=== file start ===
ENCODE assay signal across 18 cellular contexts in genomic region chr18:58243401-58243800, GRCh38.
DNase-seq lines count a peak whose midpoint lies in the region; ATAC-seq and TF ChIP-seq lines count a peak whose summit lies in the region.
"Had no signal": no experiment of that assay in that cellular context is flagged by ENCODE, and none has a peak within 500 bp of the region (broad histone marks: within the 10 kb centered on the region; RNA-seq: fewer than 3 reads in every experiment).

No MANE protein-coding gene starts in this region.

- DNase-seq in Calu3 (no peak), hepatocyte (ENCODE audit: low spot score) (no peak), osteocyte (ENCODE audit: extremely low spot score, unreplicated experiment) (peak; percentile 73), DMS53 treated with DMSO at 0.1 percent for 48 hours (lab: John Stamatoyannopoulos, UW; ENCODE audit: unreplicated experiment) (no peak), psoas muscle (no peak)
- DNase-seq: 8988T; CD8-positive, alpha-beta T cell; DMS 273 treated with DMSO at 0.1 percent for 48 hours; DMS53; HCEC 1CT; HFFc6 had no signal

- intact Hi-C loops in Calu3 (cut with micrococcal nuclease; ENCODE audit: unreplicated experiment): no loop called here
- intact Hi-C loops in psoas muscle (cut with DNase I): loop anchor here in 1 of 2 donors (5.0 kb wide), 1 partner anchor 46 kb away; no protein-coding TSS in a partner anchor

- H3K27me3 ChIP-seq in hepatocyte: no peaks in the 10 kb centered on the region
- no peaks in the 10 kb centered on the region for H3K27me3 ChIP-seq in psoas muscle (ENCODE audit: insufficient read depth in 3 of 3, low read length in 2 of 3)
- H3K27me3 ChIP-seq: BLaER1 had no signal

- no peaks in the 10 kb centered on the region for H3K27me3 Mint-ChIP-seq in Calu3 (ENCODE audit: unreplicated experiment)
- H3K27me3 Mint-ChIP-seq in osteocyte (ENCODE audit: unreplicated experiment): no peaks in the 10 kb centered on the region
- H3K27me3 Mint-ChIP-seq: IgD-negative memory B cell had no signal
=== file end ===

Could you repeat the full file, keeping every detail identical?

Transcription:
ENCODE assay signal across 18 cellular contexts in genomic region chr18:58243401-58243800, GRCh38.
DNase-seq lines count a peak whose midpoint lies in the region; ATAC-seq and TF ChIP-seq lines count a peak whose summit lies in the region.
"Had no signal": no experiment of that assay in that cellular context is flagged by ENCODE, and none has a peak within 500 bp of the region (broad histone marks: within the 10 kb centered on the region; RNA-seq: fewer than 3 reads in every experiment).

No MANE protein-coding gene starts in this region.

- DNase-seq in Calu3 (no peak), hepatocyte (ENCODE audit: low spot score) (no peak), osteocyte (ENCODE audit: extremely low spot score, unreplicated experiment) (peak; percentile 73), DMS53 treated with DMSO at 0.1 percent for 48 hours (lab: John Stamatoyannopoulos, UW; ENCODE audit: unreplicated experiment) (no peak), psoas muscle (no peak)
- DNase-seq: 8988T; CD8-positive, alpha-beta T cell; DMS 273 treated with DMSO at 0.1 percent for 48 hours; DMS53; HCEC 1CT; HFFc6 had no signal

- intact Hi-C loops in Calu3 (cut with micrococcal nuclease; ENCODE audit: unreplicated experiment): no loop called here
- intact Hi-C loops in psoas muscle (cut with DNase I): loop anchor here in 1 of 2 donors (5.0 kb wide), 1 partner anchor 46 kb away; no protein-coding TSS in a partner anchor

- H3K27me3 ChIP-seq in hepatocyte: no peaks in the 10 kb centered on the region
- no peaks in the 10 kb centered on the region for H3K27me3 ChIP-seq in psoas muscle (ENCODE audit: insufficient read depth in 3 of 3, low read length in 2 of 3)
- H3K27me3 ChIP-seq: BLaER1 had no signal

- no peaks in the 10 kb centered on the region for H3K27me3 Mint-ChIP-seq in Calu3 (ENCODE audit: unreplicated experiment)
- H3K27me3 Mint-ChIP-seq in osteocyte (ENCODE audit: unreplicated experiment): no peaks in the 10 kb centered on the region
- H3K27me3 Mint-ChIP-seq: IgD-negative memory B cell had no signal